(Available since version 0.9.79. Run $ gcloud –version to see which version you are running.)

gcloud init
Will launch a browser on your local workstation for you to authenticate, just like you do for GMail.

Getting started

One thing I cannot recommend enough is running the following line of code once authenticated, It will set a default zone to use for your commands. us-central1-a is located here in Council Bluffs, IA. If you skip this step, if you do not specify a zone, it will ask EVERY command.

gcloud config set compute/zone $zone
Lets try a couple commands now that you are authenticated:

List instances

Sometimes you just need to know the IP address of a machine, keep note machines located in a zone other than us-central1-a you will need to specify which zone the machine is located in, if you don’t, don’t worry! It will ask!

gcloud compute instances list  
NAME                           ZONE          MACHINE_TYPE              PREEMPTIBLE INTERNAL_IP EXTERNAL_IP     STATUS  
ubuntu-server                  us-east1-c    n1-standard-1                         10.240.0.18                 TERMINATED  
buckets-n-backups              us-central1-a g1-small                              10.240.0.2  x.x.x.x TERMINATED  
grafana                        us-central1-a f1-micro                              10.240.0.25 x.x.x.x  RUNNING  

SSH to instance, no keys required

[justin@justin-nix ~]$gcloud compute ssh jackal
Warning: Permanently added 'x.x.x.x' (RSA) to the list of known hosts.
Last login: Wed Jun 29 01:50:09 2016 from x.x.x.x
[justin@local-pc ~]$

Copying files to instances:

Copying files from offsite to the cloud

Getting files to the cloud machines can be tricky, but there are a few ways to do it! If you need to directly access a machine offsite you can add your ssh key to the servers you need.

[justin@justin-nix ~]$ gcloud compute copy-files testfile.txt machine-name:/home/justin

and look… there it is:

[justin@jackal ~]$ pwd
/home/justin
[justin@jackal ~]$ ls -lth

-rw-rw-r--  1 justin justin    0 Jun 29 19:04 testfile.txt
Working with machines across datacenters:

Sometimes you need to set a machine to be close to your clients for one reason or another. Sometimes it is nice to access a one-off machine using gcloud, without modifing your defaults for the app.

It’s easy!

$ gcloud compute machine-name --project (project-name) --zone (zone-name)
Example
gcloud compute ghost-web1 --zone us-central-1a --project jello-shots-1123

will log you in to the machine if your user has project access.

$ gcloud projects list

✔ 15:44 justinpc ~ 1.109s
$ gcloud projects list

PROJECT_ID                         NAME                           PROJECT_NUMBER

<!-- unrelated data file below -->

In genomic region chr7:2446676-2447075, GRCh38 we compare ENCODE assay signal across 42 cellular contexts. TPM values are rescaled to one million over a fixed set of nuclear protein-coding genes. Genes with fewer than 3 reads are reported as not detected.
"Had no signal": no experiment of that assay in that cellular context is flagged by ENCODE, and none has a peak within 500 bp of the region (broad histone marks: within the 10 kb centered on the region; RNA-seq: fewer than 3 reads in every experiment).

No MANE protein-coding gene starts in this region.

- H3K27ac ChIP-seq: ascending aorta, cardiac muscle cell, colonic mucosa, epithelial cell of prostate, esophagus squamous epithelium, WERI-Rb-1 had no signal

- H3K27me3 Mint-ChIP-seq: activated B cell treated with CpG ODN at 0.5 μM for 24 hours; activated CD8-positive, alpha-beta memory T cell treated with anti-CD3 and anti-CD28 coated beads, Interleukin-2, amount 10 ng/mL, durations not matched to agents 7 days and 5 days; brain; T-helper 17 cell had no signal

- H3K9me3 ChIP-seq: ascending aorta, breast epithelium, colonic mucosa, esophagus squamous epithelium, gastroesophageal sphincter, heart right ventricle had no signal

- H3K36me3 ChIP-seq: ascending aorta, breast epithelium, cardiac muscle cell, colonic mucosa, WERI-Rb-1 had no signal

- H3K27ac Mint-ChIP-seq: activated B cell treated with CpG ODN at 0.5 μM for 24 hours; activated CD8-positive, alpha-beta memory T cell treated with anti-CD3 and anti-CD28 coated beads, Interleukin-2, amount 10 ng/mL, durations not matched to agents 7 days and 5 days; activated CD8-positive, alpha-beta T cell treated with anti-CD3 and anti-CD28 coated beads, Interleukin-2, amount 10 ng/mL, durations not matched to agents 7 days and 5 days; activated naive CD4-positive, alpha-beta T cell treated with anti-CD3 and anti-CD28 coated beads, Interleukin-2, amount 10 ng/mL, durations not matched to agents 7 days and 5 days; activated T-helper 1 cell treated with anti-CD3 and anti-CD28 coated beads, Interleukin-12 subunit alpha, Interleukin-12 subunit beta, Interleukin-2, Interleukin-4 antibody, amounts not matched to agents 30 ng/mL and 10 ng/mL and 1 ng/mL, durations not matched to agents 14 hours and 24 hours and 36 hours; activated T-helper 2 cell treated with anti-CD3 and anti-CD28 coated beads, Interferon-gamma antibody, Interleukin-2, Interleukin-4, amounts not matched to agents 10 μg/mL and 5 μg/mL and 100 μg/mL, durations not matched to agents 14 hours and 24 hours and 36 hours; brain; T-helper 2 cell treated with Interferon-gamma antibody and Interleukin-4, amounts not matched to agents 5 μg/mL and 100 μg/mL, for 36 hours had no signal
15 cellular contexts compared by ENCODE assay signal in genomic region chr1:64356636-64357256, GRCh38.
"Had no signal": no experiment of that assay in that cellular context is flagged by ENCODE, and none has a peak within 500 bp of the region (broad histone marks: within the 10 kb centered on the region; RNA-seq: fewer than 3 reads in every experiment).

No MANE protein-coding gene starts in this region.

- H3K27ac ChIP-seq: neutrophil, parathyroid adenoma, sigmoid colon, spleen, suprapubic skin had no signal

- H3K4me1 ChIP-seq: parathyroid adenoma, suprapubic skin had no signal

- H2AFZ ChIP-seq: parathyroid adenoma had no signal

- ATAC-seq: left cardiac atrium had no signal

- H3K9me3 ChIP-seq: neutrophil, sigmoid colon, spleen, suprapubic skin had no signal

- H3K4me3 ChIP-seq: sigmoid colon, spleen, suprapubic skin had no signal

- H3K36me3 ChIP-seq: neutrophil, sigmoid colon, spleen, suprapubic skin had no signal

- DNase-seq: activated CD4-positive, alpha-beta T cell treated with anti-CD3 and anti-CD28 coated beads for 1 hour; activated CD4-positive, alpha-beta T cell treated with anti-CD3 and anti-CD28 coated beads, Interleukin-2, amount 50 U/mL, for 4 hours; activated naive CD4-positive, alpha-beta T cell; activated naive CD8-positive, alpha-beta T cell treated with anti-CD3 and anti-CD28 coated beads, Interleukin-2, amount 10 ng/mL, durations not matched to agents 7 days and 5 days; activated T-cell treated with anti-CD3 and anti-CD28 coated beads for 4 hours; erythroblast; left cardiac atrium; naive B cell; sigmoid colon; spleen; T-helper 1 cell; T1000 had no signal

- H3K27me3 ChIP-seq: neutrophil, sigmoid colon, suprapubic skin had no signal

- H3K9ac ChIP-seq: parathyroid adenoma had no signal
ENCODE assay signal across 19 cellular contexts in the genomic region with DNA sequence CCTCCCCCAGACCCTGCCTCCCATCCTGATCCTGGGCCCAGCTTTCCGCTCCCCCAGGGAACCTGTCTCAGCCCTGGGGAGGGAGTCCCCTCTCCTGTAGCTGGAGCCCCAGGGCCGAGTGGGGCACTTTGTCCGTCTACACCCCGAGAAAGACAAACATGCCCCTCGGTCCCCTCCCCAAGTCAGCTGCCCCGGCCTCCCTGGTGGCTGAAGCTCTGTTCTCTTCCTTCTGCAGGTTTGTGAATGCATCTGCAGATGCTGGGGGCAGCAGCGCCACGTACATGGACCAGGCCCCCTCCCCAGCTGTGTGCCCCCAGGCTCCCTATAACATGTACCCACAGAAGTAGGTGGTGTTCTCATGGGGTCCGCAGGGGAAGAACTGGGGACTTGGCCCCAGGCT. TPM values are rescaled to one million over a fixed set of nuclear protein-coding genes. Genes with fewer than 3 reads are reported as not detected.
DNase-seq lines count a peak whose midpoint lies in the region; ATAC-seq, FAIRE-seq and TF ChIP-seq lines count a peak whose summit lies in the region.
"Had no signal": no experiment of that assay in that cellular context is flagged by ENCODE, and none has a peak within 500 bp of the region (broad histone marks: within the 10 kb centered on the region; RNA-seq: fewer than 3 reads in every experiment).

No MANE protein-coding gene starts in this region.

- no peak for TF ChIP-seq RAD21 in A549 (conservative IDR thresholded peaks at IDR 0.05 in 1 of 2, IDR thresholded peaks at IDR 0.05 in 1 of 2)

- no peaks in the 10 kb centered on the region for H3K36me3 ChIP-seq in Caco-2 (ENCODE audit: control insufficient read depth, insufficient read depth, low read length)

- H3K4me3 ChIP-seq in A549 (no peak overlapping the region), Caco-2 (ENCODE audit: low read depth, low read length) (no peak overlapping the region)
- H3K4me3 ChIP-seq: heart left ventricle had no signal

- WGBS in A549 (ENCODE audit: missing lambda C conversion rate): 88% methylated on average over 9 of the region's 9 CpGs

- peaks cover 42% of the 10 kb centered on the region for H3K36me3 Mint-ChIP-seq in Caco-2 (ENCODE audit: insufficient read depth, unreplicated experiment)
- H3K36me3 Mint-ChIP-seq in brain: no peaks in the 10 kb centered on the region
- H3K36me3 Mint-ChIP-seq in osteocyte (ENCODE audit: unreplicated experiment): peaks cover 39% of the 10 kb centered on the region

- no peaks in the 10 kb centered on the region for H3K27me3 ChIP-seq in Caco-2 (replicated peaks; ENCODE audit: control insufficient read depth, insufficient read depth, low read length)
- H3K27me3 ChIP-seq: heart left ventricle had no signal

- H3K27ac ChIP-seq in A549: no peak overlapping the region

hallowed-scene-xxxx                My First Project               xxxxxxxxxxxx
hotlinesinc.com:cosmic-answer-xxx  API Project                    xxxxxxxxxxxx
virtual-cluster-xxxx               Cloud Buildout                 xxxxxxxxxxxx
virtual-cluster-xxxx               virtual-cluster                xxxxxxxxxxxx

Google Cloud SQL Backup removal

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I take backups using the Google Cloud API for Google Cloud SQL, and never implemented a trim process because we want longer term backups.

I use the following bash one-liners to clean our backups up when needed. The following command will list all backups existing

grep -v = inverted grep, find all lines without DELETED

tail -n +2 = Show all lines but the header row

cut -f -d ‘ ‘ = cut the first field, fields separated by spaces

> outfile = redirect output and save to file named ‘outfile’

gcloud beta sql backups list --instance $instancename | grep -v DELETED | tail -n +2 | cut -f1 -d ' ' > outfile

vim outfile and delete the backup lines you want to keep.

cat outfile | while read line; do `/opt/google-cloud-sdk/bin/gcloud beta sql backups delete $line --instance development --quiet --async`; done

This saves me hours of cleanup time, I’d rather delete them every couple weeks to a month for my use case.

bash script:

just enter instancename, and number of backups to keep. There is a 30 second sleep built in to confirm you want to delete, just ctrl-c before 30 seconds to cancel. It’s ready to go as a cronscript.

#!/bin/bash

#logfile trim cron scripts for cleaning google cloud SQL backups.
#this file can be run daily or weekly, it just keeps the bill down.

# Assign variables
backups="+40" # snapshots to keep, Approx. 30 days for me with auto snaps turned on as well.  
outfile="/tmp/sql-trim-output-file.tmp" # temp file for process use.  
sql_instance="hotlinesng" # this is the master instance name on cloud SQL.  
gcloud_location="/opt/google-cloud-sdk/bin/gcloud" # gcloud executable location.

#
# gcloud needs to be installed and in a path accessable by the user. This user or account must have the appropriate permissions.
# 
# gcloud beta sql backups list (lists backups) of $sql_instance | skips deleted backups because you cant delete them twice
# the tail command skips $dayskip amount | the cut command cuts the first column (f1) with a file delimited by spaces.
# it then save the gcloud clensed output to a file we can ingest into the next step.
# 
#$gcloud_location beta sql backups list --instance $sql_instance | grep -v DELETED | tail -n +$dayskip | cut -f1 -d " " > $outfile
$gcloud_location beta sql backups list --instance $sql_instance | grep -v DELETED | grep -v UNKNOWN_STATUS | grep -v OVERDUE | tail -n $backups > $outfile

echo "deleting the following snapshots in 30 seconds:"  
cat $outfile && sleep 30

# we cat the $outfile into a while loop, that loops over the file created by first step line by line until we're done with the file. |
# we use the quiet option to not ask you each line, and async to not wait for each command to completely erase.
cat $outfile | cut -f1 -d " " | while read line; do `/opt/google-cloud-sdk/bin/gcloud beta sql backups delete $line --instance $sql_instance --quiet --async`; done

# delete file in
rm -f $outfile && echo "" && echo "temp file deleted successfully"